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Title: Stable isotope labelling in the analysis of bacterial antigen processing
Author: Thomas, Victoria J.
Awarding Body: University of Edinburgh
Current Institution: University of Edinburgh
Date of Award: 2007
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The mechanism by which antigens are processed and presented to T cells exerts a powerful influence on all immune responses, including those directed against pathogens. Knowledge of the peptides produced by antigen presenting cells for presentation to T cells is important in understanding why individuals have different abilities to combat infection and may prove critical in the design of new vaccines. The aim of this project was to attempt to use a novel metabolic labelling technique to enable biochemical identification of potential T cell epitopes in bacterial antigens. The technique is based upon labelling antigens with the stable isotope carbon-13, and subsequent identification of antigen-derived peptides using mass spectrometric isotopic composition analysis. The ultimate goal of the work was to pulse antigen presenting cells with labelled bacteria and identify MHC class II-associated bacteriaderived peptides with the objective of identifying potential vaccine candidates. Towards this goal, outer membrane proteins were prepared and analysed by polyacrylamide gel electrophoresis and immunoblotted with serum from healthy individuals. The results showed that the serum antibodies bound to a number of outer membrane proteins, confirming that they contained B cell epitopes. As a first step to demonstrate that the outer membrane proteins also contained T cell epitopes, it was shown that whole bacteria and bacterial antigens can be successfully labelled with carbon-13 such that all derived peptide fragments may be distinguished by isotopic analysis. However, due to the complexity of the peptide mixture generated by a tryptic digest of the outer membrane proteins, it was critical to combine isotope analysis with excellent chromatographic resolution in order to identify carbon-13 labelled peptides. To address this problem, a new high sensitivity 2D nanoflow liquid chromatography system was developed and its capabilities compared with conventional ID reverse phase chromatographic techniques. Two dimensional separation prior to mass spectral analysis substantially improved the separation of complex biological mixtures leading to an improvement in the identification of carbon-13 labelled peptides in such mixtures. Two dimensional chromatography and carbon-13 labelling was then applied to investigate the processing of tetanus toxin C fragment (TTCF) by lysosomes isolated from EBV transformed B lymphoblastoid cell lines. Whilst large TTCF fragments were demonstrably generated during processing, small (< 3kd) peptides suitable for binding to MHC class II molecules were extremely scarce. Further experiments suggested that this was unlikely to be a consequence of insufficient sensitivity of the carbon-13 technique, but probably a consequence of rapid destruction of the smaller fragments by lysosomal enzymes and high stability of the larger digestion fragments of TTCF. It was concluded from these studies that the metabolic labelling of bacterial proteins with carbon-13 is applicable to the analysis of processed products of bacterial antigens in complex peptide mixtures. Small peptides, with sizes in the range bound to MHC class II molecules, appear to be very sparse in processing compartments, presumably because of rapid proteolysis. Peptides bound to MHC class II are known to be relatively resistant to proteolysis so in future work it is proposed to examine TTCF-derived peptides bound to MHC class II molecules rather than free within lysosomes.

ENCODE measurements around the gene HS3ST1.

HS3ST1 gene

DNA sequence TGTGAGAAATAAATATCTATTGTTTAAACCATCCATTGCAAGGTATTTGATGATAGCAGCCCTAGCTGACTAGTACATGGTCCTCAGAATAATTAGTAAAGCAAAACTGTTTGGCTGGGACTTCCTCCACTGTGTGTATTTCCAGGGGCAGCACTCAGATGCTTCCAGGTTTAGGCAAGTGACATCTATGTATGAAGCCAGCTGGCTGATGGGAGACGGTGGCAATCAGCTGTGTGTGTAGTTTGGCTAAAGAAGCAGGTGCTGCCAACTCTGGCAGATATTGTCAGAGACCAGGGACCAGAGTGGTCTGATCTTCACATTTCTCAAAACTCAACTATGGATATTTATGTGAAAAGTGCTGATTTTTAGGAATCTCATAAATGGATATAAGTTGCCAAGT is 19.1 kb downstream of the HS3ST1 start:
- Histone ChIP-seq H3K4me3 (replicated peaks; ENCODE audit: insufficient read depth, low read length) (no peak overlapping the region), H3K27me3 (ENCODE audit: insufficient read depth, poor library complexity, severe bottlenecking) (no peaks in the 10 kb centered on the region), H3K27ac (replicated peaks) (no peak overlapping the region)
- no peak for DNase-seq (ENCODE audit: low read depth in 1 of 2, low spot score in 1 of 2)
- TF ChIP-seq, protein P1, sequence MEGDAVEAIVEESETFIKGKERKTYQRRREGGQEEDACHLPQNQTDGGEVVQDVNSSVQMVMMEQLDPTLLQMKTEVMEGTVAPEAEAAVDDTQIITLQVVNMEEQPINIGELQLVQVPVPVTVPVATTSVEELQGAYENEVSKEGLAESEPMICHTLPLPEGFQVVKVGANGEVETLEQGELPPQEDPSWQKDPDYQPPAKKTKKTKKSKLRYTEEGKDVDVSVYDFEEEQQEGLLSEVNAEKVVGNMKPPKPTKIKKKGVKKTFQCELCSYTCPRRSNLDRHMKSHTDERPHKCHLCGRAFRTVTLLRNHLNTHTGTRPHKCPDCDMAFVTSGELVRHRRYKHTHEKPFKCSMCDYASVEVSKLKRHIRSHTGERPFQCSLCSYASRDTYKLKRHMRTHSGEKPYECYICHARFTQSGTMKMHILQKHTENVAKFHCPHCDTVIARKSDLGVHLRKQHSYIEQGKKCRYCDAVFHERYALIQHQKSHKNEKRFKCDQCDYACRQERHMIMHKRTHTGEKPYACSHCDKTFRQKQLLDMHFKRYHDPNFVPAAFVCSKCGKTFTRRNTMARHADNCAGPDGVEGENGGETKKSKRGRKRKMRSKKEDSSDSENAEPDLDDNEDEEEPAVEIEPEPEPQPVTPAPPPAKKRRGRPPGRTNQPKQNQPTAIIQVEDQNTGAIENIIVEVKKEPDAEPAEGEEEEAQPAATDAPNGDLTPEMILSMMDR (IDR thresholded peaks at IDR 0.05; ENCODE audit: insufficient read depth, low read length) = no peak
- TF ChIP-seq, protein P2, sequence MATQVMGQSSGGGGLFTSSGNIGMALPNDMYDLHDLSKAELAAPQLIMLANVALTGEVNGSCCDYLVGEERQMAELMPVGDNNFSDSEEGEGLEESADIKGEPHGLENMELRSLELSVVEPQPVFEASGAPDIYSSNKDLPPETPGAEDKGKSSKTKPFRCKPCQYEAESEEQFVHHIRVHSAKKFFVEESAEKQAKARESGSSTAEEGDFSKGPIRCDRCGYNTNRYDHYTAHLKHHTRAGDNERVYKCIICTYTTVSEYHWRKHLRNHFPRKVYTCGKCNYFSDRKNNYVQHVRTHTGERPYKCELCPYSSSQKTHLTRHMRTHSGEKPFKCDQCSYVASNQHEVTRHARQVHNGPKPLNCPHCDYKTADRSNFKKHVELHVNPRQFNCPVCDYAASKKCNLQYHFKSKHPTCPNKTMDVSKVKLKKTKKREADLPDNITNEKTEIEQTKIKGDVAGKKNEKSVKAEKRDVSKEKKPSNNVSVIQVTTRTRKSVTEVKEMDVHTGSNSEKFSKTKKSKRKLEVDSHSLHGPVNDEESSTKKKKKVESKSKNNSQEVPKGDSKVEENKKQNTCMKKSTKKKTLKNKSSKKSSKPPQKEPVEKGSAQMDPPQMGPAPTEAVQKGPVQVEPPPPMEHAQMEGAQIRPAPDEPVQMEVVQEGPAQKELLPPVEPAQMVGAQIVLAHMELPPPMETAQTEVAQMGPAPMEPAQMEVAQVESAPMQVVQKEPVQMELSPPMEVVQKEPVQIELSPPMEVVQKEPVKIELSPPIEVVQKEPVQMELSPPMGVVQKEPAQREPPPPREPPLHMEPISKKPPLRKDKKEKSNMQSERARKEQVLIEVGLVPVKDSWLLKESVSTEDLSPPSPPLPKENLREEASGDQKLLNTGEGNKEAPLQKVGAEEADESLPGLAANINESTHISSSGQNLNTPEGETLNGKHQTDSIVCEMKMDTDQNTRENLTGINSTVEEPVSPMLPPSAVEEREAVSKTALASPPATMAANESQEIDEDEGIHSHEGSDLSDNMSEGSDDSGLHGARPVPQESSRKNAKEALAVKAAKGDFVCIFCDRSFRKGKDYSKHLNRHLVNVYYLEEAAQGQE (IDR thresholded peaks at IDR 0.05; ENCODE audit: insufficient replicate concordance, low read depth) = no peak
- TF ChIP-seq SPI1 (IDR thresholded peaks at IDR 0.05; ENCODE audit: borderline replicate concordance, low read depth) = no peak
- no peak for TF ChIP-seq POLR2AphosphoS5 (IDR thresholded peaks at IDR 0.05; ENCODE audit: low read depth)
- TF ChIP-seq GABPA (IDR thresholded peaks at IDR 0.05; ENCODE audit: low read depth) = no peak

Supervisor: Not available Sponsor: Not available
Qualification Name: Thesis (Ph.D.) Qualification Level: Doctoral
EThOS ID:  DOI: Not available